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ALARA 9th Action Learning Action Research and 13th Participatory Action Research World Congress

5-7 November 2015, Pretoria, South Africa

The theme of this conference is a challenge to action learning/action research practitioners the world over, whether working in resource rich or more socio-economically challenged contexts, to explain how they are contributing to the creation of a fairer world.  It will create a learning opportunity for delegates to share and inspire each other to try new approaches and network with people to sustain their own learning.  The theme “Collaborative and sustainable learning for a fairer world: rhetoric or reality?” will be explored through symposia, paper presentations, poster presentations and workshops.  More information on the ALARA conference website

Barefoot Guide 4: Exploring the Real Work of Social Change

This new book from The Barefoot Guide Connection is about real social change practices and is drawn from many countries in the world. It contains stories, analyses, and ideas, plus poems and illustrations.  Compiled by nearly 40 social change activists and practitioners, it is image of book coverwritten for activists, civil society leaders and practitioners.  It is not a book of easy answers but aims to provide a feast of experiences, learnings and questions, all asking “What is the real work of social change?”  Download for free from the Barefoot website. 

The Role of Volunteering in Sustainable Development

By Danny Burns et al

This new report summarises findings from a two year global action research project that sought to understand how and why volunteering affects poverty and contributes to sustainable development. Conducted by VSO and IDS, the Valuing Volunteering research took place in Picture of book coverthe Philippines, Kenya, Mozambique and Nepal and explored volunteering across different development contexts and systems.  Using participatory systemic action research it worked with local partners, communities and volunteers to reflect on how and where volunteering can contribute to positive, sustainable change.

Citizen Participation and Inclusive Governance - a Training Course

1 - 12 June 2015, The Hague, The Netherlands 

Responsive governments and empowered citizens are important conditions for inclusive development. But what can governments and civil society do to make sure that all voices are heard? This course, run by The Hague Academy for Local Governance, looks at how governments can inform and involve their citizens, including minorities and marginalised groups. Participants will also learn how civil society can be strengthened in such a way that citizens can hold their governments accountable and bring their concerns to the table. The application deadline is 3 April 2015. For more information please go to The Hague Academy website or phone (31) 70 3738 695.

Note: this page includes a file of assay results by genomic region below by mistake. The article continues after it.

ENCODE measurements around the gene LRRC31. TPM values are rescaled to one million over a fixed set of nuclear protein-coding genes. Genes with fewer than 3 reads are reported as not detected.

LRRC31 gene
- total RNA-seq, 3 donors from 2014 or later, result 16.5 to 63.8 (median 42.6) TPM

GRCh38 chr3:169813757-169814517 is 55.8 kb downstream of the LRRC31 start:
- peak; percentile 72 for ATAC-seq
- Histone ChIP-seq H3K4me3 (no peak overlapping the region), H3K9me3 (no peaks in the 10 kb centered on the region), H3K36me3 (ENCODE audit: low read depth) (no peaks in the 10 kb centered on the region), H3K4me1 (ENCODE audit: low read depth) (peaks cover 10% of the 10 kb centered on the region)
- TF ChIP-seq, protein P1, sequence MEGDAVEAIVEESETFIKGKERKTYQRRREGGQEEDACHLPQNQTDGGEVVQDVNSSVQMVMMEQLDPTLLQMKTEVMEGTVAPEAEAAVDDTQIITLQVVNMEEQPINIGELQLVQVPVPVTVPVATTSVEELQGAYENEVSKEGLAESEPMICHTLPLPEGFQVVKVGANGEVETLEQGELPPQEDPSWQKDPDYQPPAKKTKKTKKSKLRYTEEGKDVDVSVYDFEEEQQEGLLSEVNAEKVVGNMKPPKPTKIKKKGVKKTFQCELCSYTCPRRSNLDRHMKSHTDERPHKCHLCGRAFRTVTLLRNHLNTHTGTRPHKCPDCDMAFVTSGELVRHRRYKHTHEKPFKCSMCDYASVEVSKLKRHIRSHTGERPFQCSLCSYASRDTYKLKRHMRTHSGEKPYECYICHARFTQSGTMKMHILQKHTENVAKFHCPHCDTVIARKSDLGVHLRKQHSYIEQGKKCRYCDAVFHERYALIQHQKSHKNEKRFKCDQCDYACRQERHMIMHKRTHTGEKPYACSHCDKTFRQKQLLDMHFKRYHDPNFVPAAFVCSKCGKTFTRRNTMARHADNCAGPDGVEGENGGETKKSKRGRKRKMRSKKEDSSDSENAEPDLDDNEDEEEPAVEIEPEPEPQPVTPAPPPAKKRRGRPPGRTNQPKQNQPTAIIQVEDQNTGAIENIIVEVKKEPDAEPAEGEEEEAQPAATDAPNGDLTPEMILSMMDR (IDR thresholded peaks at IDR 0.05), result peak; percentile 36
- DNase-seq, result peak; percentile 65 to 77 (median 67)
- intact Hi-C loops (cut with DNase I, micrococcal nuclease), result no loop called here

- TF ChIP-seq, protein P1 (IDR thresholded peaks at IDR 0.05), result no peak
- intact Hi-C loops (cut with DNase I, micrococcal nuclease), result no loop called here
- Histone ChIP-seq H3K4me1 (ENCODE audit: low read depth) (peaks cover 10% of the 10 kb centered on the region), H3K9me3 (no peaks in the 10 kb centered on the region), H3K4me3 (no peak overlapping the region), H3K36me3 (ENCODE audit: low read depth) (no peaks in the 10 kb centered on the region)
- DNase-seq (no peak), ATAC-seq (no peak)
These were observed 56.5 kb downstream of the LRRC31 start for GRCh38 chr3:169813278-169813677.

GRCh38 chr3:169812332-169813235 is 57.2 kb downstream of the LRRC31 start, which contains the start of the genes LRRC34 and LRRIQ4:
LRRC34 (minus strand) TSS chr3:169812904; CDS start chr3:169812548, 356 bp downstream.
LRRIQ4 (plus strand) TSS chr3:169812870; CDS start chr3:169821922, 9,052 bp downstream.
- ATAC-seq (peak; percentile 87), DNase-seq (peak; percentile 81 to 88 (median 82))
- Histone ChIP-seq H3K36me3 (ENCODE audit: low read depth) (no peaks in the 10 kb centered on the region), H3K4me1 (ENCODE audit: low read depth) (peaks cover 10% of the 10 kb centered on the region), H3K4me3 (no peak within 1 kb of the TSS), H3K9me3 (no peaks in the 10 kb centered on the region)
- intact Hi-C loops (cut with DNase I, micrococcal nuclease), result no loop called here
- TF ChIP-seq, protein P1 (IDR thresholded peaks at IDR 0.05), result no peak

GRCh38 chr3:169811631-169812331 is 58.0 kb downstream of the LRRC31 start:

How Poor People Set Their Own Poverty Lines

This latest engaging edition of Housing by People in Asia from ACHR reports on how the urban poor in six Asian countries have come together to define their own poverty lines.  Rarely consulted in the global political debates as to what actually constitutes poverty, this project has enabled those that understand deprivation the best to analyse what it means for them and where lines can and should be drawn.  Challenging the notion that $1.25 a day (the World Bank’s one-size-fits-all definition of absolute poverty) could ever clearly separate the poor from the non-poor, they explore the multiple dimensions of poverty in different contexts and what they can do together to bring about change.

Being a Born-free. Violence, Youth and Agency in Zimbabwe

By Marjoke Oosterom and Lloyd Pswarayi  image of Research Report cover

In this new research report from IDS, Marjoke Oosterom and Lloyd Pswarayi present the findings of case study research with youth in six locations in Zimbabwe, carried out within the Power, Violence, Citizenship and Agency (PVCA) programme. It shows how young people experience growing up as citizens in a country known for its repressive regime, and highlights the differences for young men and young women.

Feedback loops – new buzzword, old practice?

A new blog from Better Evaluation

In this new blog from Better Evaluation, practitioner Irene Guijt explores what lies behind the term “feedback”  which is increasingly being used by organisations and businesses in a variety of ways.   She asks what is actually meant by this term and its permutations - such as feedback mechanisms, client feedback and feedback loops -  and why there is a sudden surge of interest in it.  She also questions whether and how this is different to more familiar and longer standing modes of monitoring and evaluation.

Including People with Disabilities in Emergency Relief Efforts

Pauline Oosterhoff and Maria Kettcover image

The World Health Organization (WHO) estimates that around 15 per cent of the world’s population, or one billion people, have some form of disability. According to the United Nations Development Programme (UNDP), 80 per cent live in poor countries, where communities are already more vulnerable to disasters and crises such as Ebola epidemics, with people with disabilities often disproportionately affected.

Reframing Undernutrition: Faecally-Transmitted Infections and the 5 As

Robert Chambers and Gregor von Medeazza

Despite many initiatives to assure food access, and growing economies, high levels of undernutrition persist in much of Asia. This Working Paper explores the increasing evidence that this is due to the continuing high incidence of open defecation (OD), combined with population density, which has mulitiple debilitating outcomes.  With the focus on diarrhoea-related ill health, there has

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